How To Identify And Connect With Your Niche Market | Self-Publishing Relief

by | Choosing A Genre, Genre, Niche | 1 comment

When you’re making short story or poetry submissions to publishers, it makes sense to cast a wide net. But when you’re trying to sell your book and optimize your financial investments, narrowing your target audience might be a better choice. No one wants to waste time or money reaching out to readers who aren’t likely to buy! To identify and approach the people most likely to buy your book, Self-Publishing Relief recommends these tiered steps!

How To Identify Your Book’s Best Target Audience

Tier One: Identify your book’s genre and subgenre. Some writers—especially those who are working within certain commercial genres that have specific tropes—will have no trouble identifying their book’s genre. But other writers, especially those who are mixing genres, might have a harder time deciding where to sell.

It’s critical to pinpoint the right genre for your book. The genre you “tag” your book with when you’re posting it to online book retailer websites will determine how your book fits into the larger marketplace. Ask yourself: Do you want your book to be “shelved” next to books that are more challenging/literary or more escapist/entertaining? What authors do you want as your neighbors/competitors?

Your book genre choice may even have an effect on your ability to earn a spot on a best-seller list. For example, you might find it easy to reach best-seller status in the subgenre for the “historical Amish romance” market—but you might find it harder to earn a high sales ranking among generic “historical romance” books. You’ll need to decide how important it is for you to reach best-seller status.

It’s important, too, to be aware that your choice of genre will have trade-offs. “Historical fiction” might help you reach a wider swath and greater number of readers (aka potential customers)—but you might actually sell to fewer of those buyers. “Historical Amish romance” might mean you reach a smaller number of readers but that you actually sell to a larger percentage of them.

In keeping with our romance novel genre examples, take a look at this article to understand how niche genres function within traditional book genres.

Read more about how to identify your self-published book’s target genre:

Does Your Book Meet Traditional Genre Standards?

How To Figure Out Your Book’s Niche By Analyzing Similar Publications

Tier Two: Create a projected reader profile. Who is your target reader? Use these questions to better understand the type of buyer who is most likely to invest in your book:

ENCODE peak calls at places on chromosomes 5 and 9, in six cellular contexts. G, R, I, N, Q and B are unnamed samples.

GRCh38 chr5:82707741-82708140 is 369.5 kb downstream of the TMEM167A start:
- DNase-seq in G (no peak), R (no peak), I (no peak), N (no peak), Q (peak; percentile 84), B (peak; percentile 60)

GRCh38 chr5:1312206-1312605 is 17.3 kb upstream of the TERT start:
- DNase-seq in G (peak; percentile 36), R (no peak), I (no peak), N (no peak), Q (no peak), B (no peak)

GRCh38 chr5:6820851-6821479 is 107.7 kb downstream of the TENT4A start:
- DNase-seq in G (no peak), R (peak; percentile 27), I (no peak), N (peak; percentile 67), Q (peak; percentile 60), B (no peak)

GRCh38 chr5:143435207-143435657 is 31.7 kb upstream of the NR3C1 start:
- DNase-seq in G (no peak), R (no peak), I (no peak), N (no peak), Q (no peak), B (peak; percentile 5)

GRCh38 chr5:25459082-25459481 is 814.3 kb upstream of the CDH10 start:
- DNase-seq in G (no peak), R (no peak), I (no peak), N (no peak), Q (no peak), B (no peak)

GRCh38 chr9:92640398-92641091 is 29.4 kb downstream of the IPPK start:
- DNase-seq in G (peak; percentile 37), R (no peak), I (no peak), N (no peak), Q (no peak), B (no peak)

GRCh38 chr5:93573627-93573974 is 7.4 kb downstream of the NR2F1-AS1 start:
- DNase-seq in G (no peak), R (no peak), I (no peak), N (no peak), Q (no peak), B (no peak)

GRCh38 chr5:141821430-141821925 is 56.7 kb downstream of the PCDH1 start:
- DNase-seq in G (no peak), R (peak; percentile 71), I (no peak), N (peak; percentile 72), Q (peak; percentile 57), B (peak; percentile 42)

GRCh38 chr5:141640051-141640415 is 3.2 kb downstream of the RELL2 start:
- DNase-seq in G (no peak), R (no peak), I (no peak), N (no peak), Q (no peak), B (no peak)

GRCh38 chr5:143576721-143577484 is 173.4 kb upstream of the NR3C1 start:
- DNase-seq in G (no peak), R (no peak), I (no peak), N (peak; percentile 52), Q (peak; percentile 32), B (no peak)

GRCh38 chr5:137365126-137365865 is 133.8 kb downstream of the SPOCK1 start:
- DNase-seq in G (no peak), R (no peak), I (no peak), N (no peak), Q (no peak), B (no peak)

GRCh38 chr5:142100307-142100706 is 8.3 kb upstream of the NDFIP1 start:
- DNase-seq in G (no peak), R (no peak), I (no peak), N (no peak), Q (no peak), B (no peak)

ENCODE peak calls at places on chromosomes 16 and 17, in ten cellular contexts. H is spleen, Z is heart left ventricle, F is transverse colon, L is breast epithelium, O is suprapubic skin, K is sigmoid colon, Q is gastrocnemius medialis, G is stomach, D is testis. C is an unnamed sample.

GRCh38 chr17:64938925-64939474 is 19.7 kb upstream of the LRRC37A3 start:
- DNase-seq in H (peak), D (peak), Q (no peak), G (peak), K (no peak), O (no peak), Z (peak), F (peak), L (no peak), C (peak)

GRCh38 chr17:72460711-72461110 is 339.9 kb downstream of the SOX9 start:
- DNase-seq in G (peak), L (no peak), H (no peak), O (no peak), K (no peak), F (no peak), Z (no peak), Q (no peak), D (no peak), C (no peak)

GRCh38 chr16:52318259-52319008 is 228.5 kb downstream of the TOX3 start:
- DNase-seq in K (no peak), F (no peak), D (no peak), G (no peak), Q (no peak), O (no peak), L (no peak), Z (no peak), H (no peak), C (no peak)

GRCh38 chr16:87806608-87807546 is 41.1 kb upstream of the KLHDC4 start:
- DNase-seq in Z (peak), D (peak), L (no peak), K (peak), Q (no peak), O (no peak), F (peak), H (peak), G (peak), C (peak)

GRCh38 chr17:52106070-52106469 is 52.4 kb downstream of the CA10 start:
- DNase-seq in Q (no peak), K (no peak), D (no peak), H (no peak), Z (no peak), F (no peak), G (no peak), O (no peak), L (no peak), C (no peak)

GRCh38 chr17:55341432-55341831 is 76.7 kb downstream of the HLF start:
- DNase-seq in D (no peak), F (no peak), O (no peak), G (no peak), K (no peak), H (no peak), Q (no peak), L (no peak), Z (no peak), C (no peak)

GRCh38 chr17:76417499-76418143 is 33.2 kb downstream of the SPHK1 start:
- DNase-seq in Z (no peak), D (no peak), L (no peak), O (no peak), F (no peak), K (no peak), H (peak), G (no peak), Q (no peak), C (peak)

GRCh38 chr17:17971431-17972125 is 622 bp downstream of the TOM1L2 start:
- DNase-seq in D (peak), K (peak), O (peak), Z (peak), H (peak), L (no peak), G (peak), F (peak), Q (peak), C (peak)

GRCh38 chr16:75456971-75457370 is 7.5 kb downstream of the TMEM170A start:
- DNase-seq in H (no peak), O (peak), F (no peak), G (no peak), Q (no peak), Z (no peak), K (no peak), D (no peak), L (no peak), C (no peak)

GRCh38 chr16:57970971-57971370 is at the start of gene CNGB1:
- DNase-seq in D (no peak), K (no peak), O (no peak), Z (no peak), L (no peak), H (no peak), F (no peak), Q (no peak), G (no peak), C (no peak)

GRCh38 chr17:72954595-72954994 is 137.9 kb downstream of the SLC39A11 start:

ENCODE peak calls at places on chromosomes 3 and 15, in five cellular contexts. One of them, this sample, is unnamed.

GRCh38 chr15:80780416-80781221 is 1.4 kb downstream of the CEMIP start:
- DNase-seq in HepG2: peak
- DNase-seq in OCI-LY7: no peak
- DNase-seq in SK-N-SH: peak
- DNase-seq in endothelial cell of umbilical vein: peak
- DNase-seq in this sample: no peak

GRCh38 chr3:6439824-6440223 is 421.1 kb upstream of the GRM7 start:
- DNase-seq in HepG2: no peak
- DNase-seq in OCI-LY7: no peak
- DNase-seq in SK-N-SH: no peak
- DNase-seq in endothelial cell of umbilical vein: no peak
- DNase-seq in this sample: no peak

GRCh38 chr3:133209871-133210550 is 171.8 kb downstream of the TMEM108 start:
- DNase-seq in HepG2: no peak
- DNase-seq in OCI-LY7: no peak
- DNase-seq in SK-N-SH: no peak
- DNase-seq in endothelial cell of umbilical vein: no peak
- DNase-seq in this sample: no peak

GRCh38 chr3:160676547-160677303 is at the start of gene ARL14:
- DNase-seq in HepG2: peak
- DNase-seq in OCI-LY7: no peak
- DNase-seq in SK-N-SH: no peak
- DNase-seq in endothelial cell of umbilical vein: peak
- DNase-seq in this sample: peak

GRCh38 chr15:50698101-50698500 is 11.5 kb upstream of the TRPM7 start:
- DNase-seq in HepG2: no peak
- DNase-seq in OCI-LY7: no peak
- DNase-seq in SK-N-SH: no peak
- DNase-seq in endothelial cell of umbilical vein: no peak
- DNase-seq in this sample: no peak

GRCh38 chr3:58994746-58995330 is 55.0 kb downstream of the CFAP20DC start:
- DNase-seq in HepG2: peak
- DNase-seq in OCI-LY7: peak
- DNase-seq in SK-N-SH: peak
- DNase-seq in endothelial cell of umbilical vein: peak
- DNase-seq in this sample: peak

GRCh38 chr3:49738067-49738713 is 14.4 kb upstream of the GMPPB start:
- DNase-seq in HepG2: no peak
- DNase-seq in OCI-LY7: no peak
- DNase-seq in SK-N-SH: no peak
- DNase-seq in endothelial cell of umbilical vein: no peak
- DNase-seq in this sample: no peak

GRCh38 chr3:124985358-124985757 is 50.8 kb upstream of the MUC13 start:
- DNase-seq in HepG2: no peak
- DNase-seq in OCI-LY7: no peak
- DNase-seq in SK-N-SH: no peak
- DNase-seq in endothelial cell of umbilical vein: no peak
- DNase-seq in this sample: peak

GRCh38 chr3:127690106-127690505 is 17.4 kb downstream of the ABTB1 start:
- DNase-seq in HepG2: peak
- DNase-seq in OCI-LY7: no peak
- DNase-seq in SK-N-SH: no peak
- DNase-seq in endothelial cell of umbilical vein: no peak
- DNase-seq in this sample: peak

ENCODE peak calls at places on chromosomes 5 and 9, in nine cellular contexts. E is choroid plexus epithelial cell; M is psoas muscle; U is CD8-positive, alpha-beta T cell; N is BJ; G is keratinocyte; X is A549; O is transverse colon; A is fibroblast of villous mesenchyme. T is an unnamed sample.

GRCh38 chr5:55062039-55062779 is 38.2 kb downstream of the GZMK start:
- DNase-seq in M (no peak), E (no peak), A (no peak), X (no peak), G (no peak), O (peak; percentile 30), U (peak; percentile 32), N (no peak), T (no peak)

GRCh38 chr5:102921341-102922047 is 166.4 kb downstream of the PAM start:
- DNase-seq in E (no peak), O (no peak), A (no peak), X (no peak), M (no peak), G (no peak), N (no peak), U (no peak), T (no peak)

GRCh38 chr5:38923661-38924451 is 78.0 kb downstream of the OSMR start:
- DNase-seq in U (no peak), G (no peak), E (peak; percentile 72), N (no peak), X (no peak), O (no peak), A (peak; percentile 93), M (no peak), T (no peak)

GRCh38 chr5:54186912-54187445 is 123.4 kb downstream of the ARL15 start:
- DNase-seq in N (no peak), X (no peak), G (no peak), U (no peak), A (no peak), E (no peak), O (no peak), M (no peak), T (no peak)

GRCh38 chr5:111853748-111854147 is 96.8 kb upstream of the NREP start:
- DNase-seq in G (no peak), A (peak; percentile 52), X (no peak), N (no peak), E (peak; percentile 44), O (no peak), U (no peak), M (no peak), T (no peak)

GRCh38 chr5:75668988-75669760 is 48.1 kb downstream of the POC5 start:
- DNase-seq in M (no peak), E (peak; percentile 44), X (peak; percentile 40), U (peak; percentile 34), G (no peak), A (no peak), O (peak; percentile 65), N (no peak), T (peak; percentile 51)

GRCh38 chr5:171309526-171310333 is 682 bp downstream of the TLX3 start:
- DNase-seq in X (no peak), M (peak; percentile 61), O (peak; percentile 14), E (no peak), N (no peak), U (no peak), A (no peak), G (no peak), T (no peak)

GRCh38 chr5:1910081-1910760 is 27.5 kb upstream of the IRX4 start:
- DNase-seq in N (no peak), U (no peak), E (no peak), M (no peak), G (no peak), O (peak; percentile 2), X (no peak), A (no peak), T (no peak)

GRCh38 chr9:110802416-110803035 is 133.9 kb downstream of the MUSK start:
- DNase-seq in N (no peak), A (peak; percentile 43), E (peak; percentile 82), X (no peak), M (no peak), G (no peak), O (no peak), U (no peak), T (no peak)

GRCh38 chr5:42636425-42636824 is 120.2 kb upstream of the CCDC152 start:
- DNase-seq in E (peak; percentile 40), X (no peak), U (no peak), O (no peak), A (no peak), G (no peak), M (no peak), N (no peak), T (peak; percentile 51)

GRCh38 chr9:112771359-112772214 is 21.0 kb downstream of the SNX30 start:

• What is your target reader’s likely primary gender? Age? Ethnicity?
  • Family status: married, single?
  • Job status: retired, working, stay-at-home mom/dad?
  • Region: Where does your target reader live? Where is your genre selling best?
  • Hobbies: Does your target reader have any leisure-time pursuits that would make your book especially interesting?
  • Where does your target reader get his or her book recommendations? Is he or she active on social media? Goodreads?

What To Do Next: Put Your Knowledge To Good Use

Now that you have a specific concept of what product you’re offering and who your target buyer might be, you can use that information to find your readers. Here are some suggestions:

  • Create targeted advertisements on social media websites, like Facebook, that pinpoint age, region, and interests.
  • Join or contact local organizations that meet your projected reader criteria (social interest groups, book groups, retirement communities, writing groups, etc.).
  • Seek book reviews from readers who specialize in your genre.
  • Buy ad space on book-friendly websites that cater to your target reader.
  • Seek guest blogging opportunities on blogs that reach your projected readership.
  • Give out free books to key opinion-makers in your book’s genre community or in your local community (like newspaper editors or local cable channel producers).

Learn more about where book readers are hanging out online.


Question: Have you tried niche marketing? Share your experience.


1 Comment

  1. Saundra Raynor

    Good points. My book is not “escapist/entertaining’; it’s more challenging and literary, if not scholarly, which is more difficult (takes longer).


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